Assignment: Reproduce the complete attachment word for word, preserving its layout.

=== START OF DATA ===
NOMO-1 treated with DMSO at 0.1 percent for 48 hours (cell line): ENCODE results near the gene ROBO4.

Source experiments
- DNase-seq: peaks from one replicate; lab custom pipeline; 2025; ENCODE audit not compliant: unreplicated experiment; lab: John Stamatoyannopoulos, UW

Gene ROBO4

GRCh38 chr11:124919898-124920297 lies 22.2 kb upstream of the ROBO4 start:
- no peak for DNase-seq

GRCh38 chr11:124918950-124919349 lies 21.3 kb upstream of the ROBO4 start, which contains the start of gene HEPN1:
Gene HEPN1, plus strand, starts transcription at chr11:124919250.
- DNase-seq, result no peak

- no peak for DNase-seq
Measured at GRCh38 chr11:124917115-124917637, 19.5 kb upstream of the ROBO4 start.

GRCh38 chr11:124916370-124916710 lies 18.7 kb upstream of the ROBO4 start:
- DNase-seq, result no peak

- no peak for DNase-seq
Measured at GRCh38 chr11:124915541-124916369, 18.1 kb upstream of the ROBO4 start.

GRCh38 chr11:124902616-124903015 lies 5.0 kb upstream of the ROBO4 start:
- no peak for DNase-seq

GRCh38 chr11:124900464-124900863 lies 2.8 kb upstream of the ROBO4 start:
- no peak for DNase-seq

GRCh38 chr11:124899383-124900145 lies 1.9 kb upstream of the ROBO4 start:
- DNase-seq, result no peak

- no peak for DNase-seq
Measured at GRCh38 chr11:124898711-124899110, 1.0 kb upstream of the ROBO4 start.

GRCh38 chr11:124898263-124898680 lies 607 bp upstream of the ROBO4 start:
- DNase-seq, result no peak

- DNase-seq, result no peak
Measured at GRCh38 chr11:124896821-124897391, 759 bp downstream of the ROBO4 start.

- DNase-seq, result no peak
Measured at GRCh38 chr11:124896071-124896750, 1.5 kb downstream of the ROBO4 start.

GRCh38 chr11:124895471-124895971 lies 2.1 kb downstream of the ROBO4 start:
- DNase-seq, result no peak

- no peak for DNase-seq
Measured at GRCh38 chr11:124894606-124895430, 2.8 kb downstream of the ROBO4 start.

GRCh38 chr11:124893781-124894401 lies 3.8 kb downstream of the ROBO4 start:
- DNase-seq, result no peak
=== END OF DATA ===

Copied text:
NOMO-1 treated with DMSO at 0.1 percent for 48 hours (cell line): ENCODE results near the gene ROBO4.

Source experiments
- DNase-seq: peaks from one replicate; lab custom pipeline; 2025; ENCODE audit not compliant: unreplicated experiment; lab: John Stamatoyannopoulos, UW

Gene ROBO4

GRCh38 chr11:124919898-124920297 lies 22.2 kb upstream of the ROBO4 start:
- no peak for DNase-seq

GRCh38 chr11:124918950-124919349 lies 21.3 kb upstream of the ROBO4 start, which contains the start of gene HEPN1:
Gene HEPN1, plus strand, starts transcription at chr11:124919250.
- DNase-seq, result no peak

- no peak for DNase-seq
Measured at GRCh38 chr11:124917115-124917637, 19.5 kb upstream of the ROBO4 start.

GRCh38 chr11:124916370-124916710 lies 18.7 kb upstream of the ROBO4 start:
- DNase-seq, result no peak

- no peak for DNase-seq
Measured at GRCh38 chr11:124915541-124916369, 18.1 kb upstream of the ROBO4 start.

GRCh38 chr11:124902616-124903015 lies 5.0 kb upstream of the ROBO4 start:
- no peak for DNase-seq

GRCh38 chr11:124900464-124900863 lies 2.8 kb upstream of the ROBO4 start:
- no peak for DNase-seq

GRCh38 chr11:124899383-124900145 lies 1.9 kb upstream of the ROBO4 start:
- DNase-seq, result no peak

- no peak for DNase-seq
Measured at GRCh38 chr11:124898711-124899110, 1.0 kb upstream of the ROBO4 start.

GRCh38 chr11:124898263-124898680 lies 607 bp upstream of the ROBO4 start:
- DNase-seq, result no peak

- DNase-seq, result no peak
Measured at GRCh38 chr11:124896821-124897391, 759 bp downstream of the ROBO4 start.

- DNase-seq, result no peak
Measured at GRCh38 chr11:124896071-124896750, 1.5 kb downstream of the ROBO4 start.

GRCh38 chr11:124895471-124895971 lies 2.1 kb downstream of the ROBO4 start:
- DNase-seq, result no peak

- no peak for DNase-seq
Measured at GRCh38 chr11:124894606-124895430, 2.8 kb downstream of the ROBO4 start.

GRCh38 chr11:124893781-124894401 lies 3.8 kb downstream of the ROBO4 start:
- DNase-seq, result no peak